With proper maintenance and suitable applications, batteries can be reused multiple times. This not only reduces the overall demand for new battery metals, but also maximizes the value derived from existing resources. The reuse of batteries can provide cost savings, especially in applications that do not require the highest level of performance. For instance, repurposed EV batteries can be used for energy storage systems, providing a more affordable solution compared to new batteries. Reusing batteries significantly reduces the carbon emissions associated with manufacturing new batteries.

We can conclude by saying both recycling and reuse play essential roles in the management of battery tech metals. While recycling addresses resource conservation and environmental concerns, reuse offers economic advantages and reduces carbon emissions. As we continue to innovate and advance, it is crucial to prioritize these principles when it comes to handling battery tech metals, ensuring that our pursuit of sustainable energy remains aligned with environmental and economic sustainability.

Prolonging the use of a battery prior to recycling therefore has demonstrable advantages to the world.

Wave International’s Role in Creating a Sustainable Supply Chain

Wave International is a leading-edge engineering consultancy firm that has focussed on the battery minerals and chemicals sectors for more than 20 years. Wave’s technical capability, global market presence and long relationships with internationally recognised experts ensure that it occupies the top-tier as a proponent of the battery minerals supply chain.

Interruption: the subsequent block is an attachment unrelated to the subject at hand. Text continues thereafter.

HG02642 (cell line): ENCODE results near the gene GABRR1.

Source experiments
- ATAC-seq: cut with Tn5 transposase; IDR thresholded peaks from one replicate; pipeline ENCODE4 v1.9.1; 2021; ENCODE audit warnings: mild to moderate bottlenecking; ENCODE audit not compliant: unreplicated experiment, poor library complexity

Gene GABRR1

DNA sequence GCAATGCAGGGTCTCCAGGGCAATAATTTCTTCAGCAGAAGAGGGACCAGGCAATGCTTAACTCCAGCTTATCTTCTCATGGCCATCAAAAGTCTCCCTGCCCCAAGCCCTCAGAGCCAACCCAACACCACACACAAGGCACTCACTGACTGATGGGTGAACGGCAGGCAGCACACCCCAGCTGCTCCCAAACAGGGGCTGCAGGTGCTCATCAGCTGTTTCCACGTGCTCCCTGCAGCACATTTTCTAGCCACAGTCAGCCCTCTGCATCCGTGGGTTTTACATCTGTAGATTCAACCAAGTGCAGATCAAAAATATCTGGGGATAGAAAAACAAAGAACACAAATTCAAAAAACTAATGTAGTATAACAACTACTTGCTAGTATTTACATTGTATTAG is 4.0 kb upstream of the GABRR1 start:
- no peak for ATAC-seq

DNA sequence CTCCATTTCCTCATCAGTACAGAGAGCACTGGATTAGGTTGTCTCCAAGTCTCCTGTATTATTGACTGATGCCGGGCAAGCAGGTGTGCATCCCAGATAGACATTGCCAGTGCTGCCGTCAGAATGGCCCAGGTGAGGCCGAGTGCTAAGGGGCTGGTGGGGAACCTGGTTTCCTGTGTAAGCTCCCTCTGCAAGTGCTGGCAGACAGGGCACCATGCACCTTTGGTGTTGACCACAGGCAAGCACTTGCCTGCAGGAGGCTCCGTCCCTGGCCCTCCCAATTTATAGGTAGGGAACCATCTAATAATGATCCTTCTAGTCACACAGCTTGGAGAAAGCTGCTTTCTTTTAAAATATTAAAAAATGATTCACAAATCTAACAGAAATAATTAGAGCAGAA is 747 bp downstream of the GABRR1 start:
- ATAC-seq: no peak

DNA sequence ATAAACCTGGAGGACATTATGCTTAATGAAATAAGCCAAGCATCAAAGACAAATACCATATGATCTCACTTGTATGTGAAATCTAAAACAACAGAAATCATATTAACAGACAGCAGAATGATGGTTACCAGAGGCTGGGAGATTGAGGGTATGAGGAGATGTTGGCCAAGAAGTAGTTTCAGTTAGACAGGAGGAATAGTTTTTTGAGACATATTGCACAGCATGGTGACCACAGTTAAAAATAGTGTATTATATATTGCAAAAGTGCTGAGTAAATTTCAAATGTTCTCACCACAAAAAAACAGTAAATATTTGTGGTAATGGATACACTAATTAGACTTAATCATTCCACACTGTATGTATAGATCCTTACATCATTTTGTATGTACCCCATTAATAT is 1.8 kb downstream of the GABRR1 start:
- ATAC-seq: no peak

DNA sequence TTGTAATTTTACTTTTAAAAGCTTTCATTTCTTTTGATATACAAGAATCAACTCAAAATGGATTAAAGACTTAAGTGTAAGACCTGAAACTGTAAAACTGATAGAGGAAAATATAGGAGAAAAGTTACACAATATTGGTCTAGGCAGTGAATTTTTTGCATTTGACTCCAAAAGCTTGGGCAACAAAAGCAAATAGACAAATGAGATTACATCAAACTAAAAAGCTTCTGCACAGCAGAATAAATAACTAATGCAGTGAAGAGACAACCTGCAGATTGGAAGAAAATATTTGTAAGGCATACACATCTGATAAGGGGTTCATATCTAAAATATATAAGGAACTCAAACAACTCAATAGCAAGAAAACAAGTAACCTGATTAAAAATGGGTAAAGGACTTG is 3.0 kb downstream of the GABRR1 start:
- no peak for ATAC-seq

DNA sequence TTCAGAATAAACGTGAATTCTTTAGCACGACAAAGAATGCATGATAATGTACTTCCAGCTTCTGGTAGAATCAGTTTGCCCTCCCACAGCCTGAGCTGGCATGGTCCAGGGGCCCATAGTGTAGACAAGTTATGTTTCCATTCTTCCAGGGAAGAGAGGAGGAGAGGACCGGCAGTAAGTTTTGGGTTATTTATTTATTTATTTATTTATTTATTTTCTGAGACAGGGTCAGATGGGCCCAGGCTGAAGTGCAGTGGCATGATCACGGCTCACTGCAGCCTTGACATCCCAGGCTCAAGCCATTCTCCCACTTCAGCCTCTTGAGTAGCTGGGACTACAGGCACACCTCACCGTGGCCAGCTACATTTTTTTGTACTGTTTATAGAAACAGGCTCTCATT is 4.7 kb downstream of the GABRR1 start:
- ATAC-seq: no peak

Wave International has established its capability in the lithium, vanadium, graphite, cobalt, and other technical minerals, and is a long-standing provider of subject matter expertise, financing strategies, leading-edge engineering, and tailored project strategies.

Our range of battery recycling and downstream processing solutions forms a crucial component of our service offerings to clients. Furthermore, Wave International is currently exploring different strategies for implementing circularity in traditional businesses. We are dedicated to facilitating the transition to a circular economy, by helping shape sustainable supply chains that transform conventional waste into valuable by-products.

By adopting sustainable recycling practices, we can contribute to a cleaner, greener, and more resourceful future.